- I am seeking a position with a stable company with room for growth and opportunity for career advancement. Things at my current workplace sometimes seem a little less financially stable, and the opportunity with your firm sounds very exciting to me and I decided to apply.
- I was hired to do a certain job initially, but the position is lacking additional challenges after I successfully worked my way through the initial job assignment. While it is comfortable to maintain the status quo, it’s not why I hired on initially and it is not where I feel I am providing value to the firm.
How do you deal with conflict?
The answer to this question can be either short or long, depending on how satisfied the interviewer is from your short answer. Simply say, “I believe that in most cases it is important to analyze the situation first, and technique (to solve conflict) is second. I gather all the information on the specific situation before I take any action.”
If the interviewer has specific interest in this kind of question and answer, be ready to answer with a conflict issue from your past work experience. Make sure you answer with a success story where you have turned a conflict into an asset for the company.
Please note: it might be worth asking if the position you are applying for has to deal with a lot of internal conflict situations. The answer (and the interviewer’s body language) might give you clues as to what to expect.
What frustrates you?
This question generally is trying to draw some cynicism and negativity from you. Remember, avoid negativity the interviewer can be cynical, but you cannot. If the interviewer is acting cynically, let him air it out. There can be many reasons for this type of behavior. It could be a rough day, or the interviewer is actually dissatisfied with the current climate at work. Don’t confirm or deny or show any type of confirming physical behavior like nodding your head up and down or back and forth. Simply listen and be still until his/her moment of cynicism evaporates.
The best way to answer this question, without exposing yourself to a bad response, try something like this:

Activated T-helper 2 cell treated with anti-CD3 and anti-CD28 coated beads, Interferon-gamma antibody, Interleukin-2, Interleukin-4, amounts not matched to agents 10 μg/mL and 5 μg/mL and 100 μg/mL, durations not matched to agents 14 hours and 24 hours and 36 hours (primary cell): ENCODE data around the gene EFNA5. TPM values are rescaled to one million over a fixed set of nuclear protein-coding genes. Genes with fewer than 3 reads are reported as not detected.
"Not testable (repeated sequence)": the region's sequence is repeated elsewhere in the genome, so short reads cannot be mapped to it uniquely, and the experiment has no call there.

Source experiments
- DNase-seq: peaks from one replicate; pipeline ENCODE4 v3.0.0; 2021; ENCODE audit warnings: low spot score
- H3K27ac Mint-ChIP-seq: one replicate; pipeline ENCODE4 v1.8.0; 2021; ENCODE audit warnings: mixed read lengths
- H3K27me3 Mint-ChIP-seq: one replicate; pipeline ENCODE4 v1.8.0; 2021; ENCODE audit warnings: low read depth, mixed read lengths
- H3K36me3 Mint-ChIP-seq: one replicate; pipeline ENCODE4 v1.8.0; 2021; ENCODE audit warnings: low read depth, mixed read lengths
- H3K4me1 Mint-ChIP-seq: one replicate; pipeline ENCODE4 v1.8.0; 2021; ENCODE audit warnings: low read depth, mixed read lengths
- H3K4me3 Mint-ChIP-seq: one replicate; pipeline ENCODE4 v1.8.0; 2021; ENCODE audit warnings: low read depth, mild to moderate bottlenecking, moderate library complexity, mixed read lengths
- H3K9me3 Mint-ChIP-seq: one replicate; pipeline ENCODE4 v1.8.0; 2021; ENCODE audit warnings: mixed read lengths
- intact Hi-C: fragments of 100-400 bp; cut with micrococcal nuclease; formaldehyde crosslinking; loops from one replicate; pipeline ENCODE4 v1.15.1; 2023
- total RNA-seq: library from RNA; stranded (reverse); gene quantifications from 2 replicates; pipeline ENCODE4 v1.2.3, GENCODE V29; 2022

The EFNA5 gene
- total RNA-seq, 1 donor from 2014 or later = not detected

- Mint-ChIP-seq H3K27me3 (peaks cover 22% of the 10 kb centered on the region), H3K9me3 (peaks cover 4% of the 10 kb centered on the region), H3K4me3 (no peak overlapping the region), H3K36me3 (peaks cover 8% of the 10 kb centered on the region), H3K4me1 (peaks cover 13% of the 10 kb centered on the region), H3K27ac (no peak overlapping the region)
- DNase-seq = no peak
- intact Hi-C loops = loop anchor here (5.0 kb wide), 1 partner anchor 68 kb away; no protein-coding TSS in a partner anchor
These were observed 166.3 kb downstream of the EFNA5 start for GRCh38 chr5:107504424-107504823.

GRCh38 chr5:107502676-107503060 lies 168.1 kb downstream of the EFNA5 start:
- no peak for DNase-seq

“For me, work is work there are always challenging and less challenging parts, but I don’t really look at it as being frustrating. It’s part of the deal.” But you might not be off the hook just yet. Continue on to “complete” your answer: “When something comes up that others might consider as frustrating, I always try to see it actually as an opportunity to take this ‘liability’ and turn it into something positive. Even if I only ‘defuse it,’ but cannot fully change it, I consider that better than just accepting something bad and live with it.”
If the interviewer asks for an example of turning a liability into something positive, pick an example where something seems to be frustrating at first, but explain how you looked for the positives in the situation and improved it. I like to bring up examples of some boring repetitive tasks. Explain how boring (= not very challenging) a certain process has been and that it was pushed into your court, ignoring your input. Then you took it and maybe automated that repetitive task using macros in Excel or iMacros in a web browser. Both macros in Excel and iMacros are easy ways to automate certain tasks.
What motivates you?
I just talked about what might frustrate you at work. You might also be asked what motivates you. This is another great question to sell yourself. You are actually asked “to make a commercial about yourself” – make the best out of it.
So, how do you answer this question? Think customer service – even if you do not work in customer service. If your “customer” is satisfied, doesn’t that make you happy? Build your response around this type of topic—even better if you can attach a number to your response.